This means that a good absorber is also a good emitter, and a poor absorber is a poor emitter. Use the symbol  to indicate the blackness (=1) or whiteness (=0) of an object.

What are the parameters associated with the making of light from warm objects?

• Temperature of the object, T.
• Surface area of the object, A.
• Color of the object, 

Is the  for us close to 0 or 1?

(i.e., are we white or black?)

We emit light in the IR, not the visible.

So what is our  for the IR?

So what is our  for the IR?

Have you ever been near a fire on a cold night?

Have you noticed that your front can get hot at the same time your back can get cold?

Can your hand block this heat from the fire?

Is this due to convection or radiation?

For humans in the IR, we are all fairly good absorbers (black). An estimated value for  for us then is about .97 .

At 310 Kelvin, only get IR

Intensity

(log scale)

blue yellow red

IR

UV

wavelength

At much higher temperatures, get visible

look at blue/red ratio to get temperature

Intensity

(log scale)

blue yellow red

IR

UV

wavelength

Ptotal = AT4

where  = 5.67 x 10-8 W/m2 *K4

peak = b/T where b = 2.9 x 10-3 m*K

Intensity

(log scale)

blue yellow red

IR

UV

wavelength

• Given that you eat 2,000 Calories/day,

your power output is around 100 Watts.

• Given that your body temperature is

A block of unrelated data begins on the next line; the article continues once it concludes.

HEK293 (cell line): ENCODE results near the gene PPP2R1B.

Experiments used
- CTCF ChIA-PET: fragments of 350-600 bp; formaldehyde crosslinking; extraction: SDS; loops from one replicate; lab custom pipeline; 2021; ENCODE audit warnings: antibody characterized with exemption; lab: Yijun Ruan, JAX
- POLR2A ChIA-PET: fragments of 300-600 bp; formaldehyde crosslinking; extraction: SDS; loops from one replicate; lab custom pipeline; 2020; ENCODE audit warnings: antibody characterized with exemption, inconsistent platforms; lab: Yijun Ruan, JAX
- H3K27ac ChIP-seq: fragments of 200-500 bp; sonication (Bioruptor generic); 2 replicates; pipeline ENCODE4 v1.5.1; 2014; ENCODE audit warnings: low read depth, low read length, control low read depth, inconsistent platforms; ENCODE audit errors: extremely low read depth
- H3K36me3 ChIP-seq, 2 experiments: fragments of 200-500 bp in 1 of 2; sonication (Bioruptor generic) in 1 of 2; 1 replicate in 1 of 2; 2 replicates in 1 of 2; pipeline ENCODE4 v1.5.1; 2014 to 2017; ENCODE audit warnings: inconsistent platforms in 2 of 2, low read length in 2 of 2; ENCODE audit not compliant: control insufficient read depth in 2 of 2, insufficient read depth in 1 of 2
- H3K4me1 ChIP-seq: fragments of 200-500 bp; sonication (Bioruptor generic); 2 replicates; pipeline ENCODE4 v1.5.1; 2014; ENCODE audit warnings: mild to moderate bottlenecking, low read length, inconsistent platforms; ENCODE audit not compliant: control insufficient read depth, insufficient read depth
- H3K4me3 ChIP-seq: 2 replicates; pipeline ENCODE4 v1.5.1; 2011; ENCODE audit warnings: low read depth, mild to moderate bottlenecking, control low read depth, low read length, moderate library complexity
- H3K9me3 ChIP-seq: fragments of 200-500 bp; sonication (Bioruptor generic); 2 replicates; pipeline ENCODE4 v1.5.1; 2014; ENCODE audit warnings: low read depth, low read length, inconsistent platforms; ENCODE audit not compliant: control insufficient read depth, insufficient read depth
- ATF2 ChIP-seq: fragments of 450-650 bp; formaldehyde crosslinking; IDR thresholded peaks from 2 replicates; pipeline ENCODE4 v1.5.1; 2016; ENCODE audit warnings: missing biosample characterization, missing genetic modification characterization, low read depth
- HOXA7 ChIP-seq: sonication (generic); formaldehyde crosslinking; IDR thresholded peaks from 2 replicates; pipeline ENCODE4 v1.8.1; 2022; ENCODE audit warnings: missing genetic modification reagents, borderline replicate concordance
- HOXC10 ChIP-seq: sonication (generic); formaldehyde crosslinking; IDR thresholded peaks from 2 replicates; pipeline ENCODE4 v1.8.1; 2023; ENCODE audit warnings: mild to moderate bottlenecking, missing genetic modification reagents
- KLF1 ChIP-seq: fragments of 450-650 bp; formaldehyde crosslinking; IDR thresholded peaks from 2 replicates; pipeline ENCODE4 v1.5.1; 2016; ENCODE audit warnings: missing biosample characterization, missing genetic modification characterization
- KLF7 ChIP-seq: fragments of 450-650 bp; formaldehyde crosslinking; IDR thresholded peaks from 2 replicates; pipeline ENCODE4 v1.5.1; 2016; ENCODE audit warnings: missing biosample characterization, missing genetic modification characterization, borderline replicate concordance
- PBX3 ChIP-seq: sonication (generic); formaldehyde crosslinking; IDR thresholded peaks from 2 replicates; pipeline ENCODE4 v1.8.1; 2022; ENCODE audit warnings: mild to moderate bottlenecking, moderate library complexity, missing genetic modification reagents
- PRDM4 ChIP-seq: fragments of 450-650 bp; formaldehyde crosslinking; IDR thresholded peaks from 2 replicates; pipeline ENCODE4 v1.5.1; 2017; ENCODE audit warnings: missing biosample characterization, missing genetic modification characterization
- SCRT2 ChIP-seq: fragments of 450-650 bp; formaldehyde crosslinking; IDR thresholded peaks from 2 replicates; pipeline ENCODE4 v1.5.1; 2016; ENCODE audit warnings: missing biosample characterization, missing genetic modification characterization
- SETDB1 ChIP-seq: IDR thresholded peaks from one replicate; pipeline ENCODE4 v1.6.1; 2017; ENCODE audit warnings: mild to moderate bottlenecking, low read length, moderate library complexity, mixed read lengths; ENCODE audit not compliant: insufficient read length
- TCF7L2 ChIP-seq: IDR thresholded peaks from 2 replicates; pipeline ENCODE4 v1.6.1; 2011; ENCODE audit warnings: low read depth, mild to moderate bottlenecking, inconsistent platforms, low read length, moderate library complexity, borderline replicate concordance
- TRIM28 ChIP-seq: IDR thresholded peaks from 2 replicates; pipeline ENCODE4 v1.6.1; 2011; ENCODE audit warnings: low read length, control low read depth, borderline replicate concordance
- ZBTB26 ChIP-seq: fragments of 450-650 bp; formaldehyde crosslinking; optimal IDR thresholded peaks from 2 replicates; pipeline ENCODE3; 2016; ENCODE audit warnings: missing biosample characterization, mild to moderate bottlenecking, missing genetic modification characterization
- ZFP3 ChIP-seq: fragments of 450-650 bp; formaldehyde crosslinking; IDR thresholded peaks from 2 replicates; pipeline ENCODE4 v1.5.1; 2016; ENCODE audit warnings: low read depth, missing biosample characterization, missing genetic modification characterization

1.5 m2,

• Given Ptotal = 100 Watts
• Given that Tbody = 90o F
• Given that A = 1.5 m2

WHAT IS THE POWER EMITTED VIA

Pemitted = AT4

•  = .97
• = 5.67 x 10-8 W/m2 *K4
• T = 273 + (90-32)*5/9 (in K) = 305 K
• A = 1.5 m2

Pemitted= 714 Watts

(compared to 100 Watts generated!)

need to consider power absorbed at room T

Pabsorbed = AT4

•  = .97
• = 5.67 x 10-8 W/m2 *K4
• T = 273 + (72-32)*5/9 (in K) = 295 K
• A = 1.5 m2

Pabsorbed= 625 Watts

(compared to 714 Watts emitted!)

Total power lost by radiation =

714 W - 625 W = 89 Watts

(Power generated is about 100 Watts for a 2,000 calorie/day diet.)

Power is also lost by convection (with air)

and by evaporation.

At colder temperatures, our emitted power stays about the same while our absorbed power gets much lower. This means that we will get cold unless

• we generate more power, or
• our skin gets colder, or
• we reflect the IR back into our bodies.

Use metal foil for insulation!

Computer Homework

The Computer Homework Program on Heat, Volume 2, #9, has problems dealing with ideal gases, heat capacity, and heat flow.